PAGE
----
It's also worth noting that, in itself, the act of completing the Personal Approach Form appeared to be a valuable component of the intervention. The form helped the observers to engage patients in conversation and aided in patients’ recall of positive experiences.
Following are a few accounts by one observer (SL) describing the impact of several interventions upon the patient, the family, and the observer.
1. I spent 12 hours as a continuous observer for an 80-year-old man with a recent head injury who also had early dementia at baseline. I had been told that he was disoriented and confused, and that he required physical restraints because he at times becomes violent toward the staff…. After spending some time with this man I realized that he was frightened and that he became nervous when the staff began providing care. I talked to him quietly, got his attention, and explained what was going on around him. I asked him about his past and what kind of activities he enjoyed doing. He shared that he was a nuclear physicist by profession, liked to play cards and checkers, and enjoyed classical music. Within an hour, the “violent, confused man” was sitting up in a bedside chair playing a game of checkers while classical music played in the background. Not only did he behave calmly for the remainder of the shift, but he was cooperative with every procedure he was put through for the rest of the day. Later his wife came in and asked me how he had been…. When I told her that he had been calm and interactive, and in fact we had enjoyed a great game of checkers, she was astonished! She said this was the first day he had not been violent or angry with someone…. She told me that she could go home with no worry on her mind because she knew he would be OK that night.
2. I was assigned to [an ED] patient who had overdosed on antidepressants. Although he assured the staff that this was not a suicide attempt, they still wanted him to be observed. The doctor was in the room with him and informed me that it would be a while, so I went to the activity room and obtained a few magazines, a checkerboard, and a book of crossword puzzles. Once the doctor left and I had him settled in, I asked him how he was feeling. He told me he was feeling very anxious and… depressed and had taken too many pills to try to make himself feel better. He told me about all the bad things that had happened to him in the past few years and the more he talked the more upset he appeared to get. Since he was on a cardiac monitor I was watching his heart rate and blood pressure rise as he appeared more and more anxious. I asked if he would like to play a game to get his mind off of things. He looked relieved and gave me a very enthusiastic “yes!” He wanted to play tic-tac-toe, but after beating me four times he decided I wasn't very good and we moved on to checkers. He beat me in checkers as well and the game had us laughing and making fun of my terrible checkers skills. After about a half hour I noticed that his vital signs had returned to normal, and he appeared much more relaxed. He was enjoying himself and having a lot of fun, even though he was not in the best of situations…. I went home that day happy, knowing that I had made a difference. Although I could not change his situation or fix the problems in his life, I could at least help this man to find something positive in the situation which was probably one of the darkest days of his life.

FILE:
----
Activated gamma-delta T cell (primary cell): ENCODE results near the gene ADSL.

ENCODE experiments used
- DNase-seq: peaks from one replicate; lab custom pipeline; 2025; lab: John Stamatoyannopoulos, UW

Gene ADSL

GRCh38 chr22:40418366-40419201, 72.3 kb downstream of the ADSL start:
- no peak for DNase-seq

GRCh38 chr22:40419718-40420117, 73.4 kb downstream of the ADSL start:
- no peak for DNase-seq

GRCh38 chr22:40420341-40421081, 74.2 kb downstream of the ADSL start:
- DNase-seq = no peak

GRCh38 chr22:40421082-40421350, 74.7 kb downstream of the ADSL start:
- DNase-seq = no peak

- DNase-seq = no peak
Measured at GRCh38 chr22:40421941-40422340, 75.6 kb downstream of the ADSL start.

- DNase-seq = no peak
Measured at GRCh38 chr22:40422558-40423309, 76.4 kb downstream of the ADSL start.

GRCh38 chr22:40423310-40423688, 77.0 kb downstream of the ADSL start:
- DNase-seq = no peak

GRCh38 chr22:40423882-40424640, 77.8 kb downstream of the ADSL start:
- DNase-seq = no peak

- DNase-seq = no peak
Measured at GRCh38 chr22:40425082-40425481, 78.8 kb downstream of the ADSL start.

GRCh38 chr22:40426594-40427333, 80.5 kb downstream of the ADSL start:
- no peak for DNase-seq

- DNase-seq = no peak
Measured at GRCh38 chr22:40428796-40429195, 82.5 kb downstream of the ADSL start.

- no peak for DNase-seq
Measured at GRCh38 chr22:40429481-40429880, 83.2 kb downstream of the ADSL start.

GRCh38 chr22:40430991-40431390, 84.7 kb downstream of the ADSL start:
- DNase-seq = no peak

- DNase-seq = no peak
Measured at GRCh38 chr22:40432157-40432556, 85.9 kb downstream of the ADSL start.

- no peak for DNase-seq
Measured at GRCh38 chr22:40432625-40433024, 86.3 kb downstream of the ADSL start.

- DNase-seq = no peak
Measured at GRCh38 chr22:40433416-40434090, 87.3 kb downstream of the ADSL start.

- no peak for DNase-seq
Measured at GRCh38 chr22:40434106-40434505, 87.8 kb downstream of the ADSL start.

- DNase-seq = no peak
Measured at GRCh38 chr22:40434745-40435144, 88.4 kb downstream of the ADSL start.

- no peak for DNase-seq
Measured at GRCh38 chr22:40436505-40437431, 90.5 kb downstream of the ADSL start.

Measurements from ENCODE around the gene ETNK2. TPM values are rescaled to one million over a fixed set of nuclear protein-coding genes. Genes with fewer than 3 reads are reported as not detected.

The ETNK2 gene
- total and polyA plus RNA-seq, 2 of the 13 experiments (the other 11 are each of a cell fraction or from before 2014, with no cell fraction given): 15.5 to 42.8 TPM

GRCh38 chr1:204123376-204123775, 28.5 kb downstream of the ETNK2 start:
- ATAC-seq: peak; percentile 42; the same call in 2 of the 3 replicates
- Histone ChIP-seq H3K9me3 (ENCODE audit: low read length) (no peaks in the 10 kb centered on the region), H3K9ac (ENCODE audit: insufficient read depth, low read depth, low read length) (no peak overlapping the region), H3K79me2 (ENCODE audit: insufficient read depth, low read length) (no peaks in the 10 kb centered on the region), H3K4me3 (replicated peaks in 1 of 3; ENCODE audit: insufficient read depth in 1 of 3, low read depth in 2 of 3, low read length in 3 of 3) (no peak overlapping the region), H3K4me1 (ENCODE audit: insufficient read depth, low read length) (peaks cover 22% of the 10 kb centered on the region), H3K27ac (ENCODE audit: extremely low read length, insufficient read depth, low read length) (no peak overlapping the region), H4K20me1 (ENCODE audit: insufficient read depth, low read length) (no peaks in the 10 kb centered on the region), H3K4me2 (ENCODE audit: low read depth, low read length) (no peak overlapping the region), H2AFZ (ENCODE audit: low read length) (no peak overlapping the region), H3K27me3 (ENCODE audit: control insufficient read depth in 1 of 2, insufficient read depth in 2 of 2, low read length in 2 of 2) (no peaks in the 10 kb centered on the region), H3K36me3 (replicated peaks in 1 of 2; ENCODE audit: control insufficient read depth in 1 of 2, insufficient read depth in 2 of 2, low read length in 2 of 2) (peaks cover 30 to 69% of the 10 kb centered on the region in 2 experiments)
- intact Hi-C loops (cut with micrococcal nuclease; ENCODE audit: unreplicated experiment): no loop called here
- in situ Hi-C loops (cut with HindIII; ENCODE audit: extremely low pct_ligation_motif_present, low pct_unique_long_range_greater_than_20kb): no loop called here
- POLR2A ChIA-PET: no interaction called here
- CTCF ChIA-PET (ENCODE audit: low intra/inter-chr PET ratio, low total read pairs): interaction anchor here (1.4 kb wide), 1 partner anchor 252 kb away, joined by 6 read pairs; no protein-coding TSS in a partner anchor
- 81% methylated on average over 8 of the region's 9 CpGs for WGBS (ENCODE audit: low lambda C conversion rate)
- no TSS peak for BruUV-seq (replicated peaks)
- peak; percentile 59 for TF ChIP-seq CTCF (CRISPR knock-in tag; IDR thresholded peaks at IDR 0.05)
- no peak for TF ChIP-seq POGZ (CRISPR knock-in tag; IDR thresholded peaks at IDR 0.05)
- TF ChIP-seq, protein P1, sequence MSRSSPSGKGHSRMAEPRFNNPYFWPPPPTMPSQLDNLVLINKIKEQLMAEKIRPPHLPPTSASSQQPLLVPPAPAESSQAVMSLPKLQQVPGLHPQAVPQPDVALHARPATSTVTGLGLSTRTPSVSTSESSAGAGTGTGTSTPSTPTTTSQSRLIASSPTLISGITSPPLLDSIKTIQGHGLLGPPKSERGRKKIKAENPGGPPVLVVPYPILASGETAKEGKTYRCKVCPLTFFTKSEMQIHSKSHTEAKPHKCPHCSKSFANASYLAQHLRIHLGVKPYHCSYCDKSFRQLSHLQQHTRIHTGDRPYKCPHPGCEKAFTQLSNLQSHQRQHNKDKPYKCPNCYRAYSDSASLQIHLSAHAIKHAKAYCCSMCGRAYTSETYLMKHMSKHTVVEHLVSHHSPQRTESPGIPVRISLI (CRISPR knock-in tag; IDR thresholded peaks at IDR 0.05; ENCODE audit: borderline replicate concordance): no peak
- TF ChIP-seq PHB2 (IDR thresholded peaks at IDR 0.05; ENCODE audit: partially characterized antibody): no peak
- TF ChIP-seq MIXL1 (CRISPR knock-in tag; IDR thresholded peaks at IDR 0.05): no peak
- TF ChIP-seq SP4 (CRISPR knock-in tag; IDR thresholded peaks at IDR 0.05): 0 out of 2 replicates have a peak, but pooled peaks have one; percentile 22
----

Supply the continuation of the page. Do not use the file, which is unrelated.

3. The patient was a 70-year-old female displaying agitation and resistance to care. Her initial preintervention ABS score was 28. After listening to Christian music, the patient became more calm and cooperative with medical treatments. Her ABS score was 19 during the music and was 18 one hour later.
4. The patient was displaying impulsive behaviors, specifically trying to leave the unit, and was having trouble expressing thoughts in a clear manner with [an] ABS score of 19. While playing cards (War) with the observer, the patient became calm and was now able to express self more clearly. The ABS [score] decreased to 14 (no agitation) and remained that way following the activity as the patient went to sleep for the night without awakening.
5. The patient was an 80-year-old gentleman with hearing impairment experiencing delirium. He displayed repeated attempts to leave the bed and became angry when not allowed to do so. The observers took the patient for a walk in the hallway. A rolling walker was used to increase stability and safety. While walking the patient became less angry and actually began to reminisce about his life, sharing his past occupation as an architect. When he returned to his room, he was given colored pencils with which he drew a plan for a building.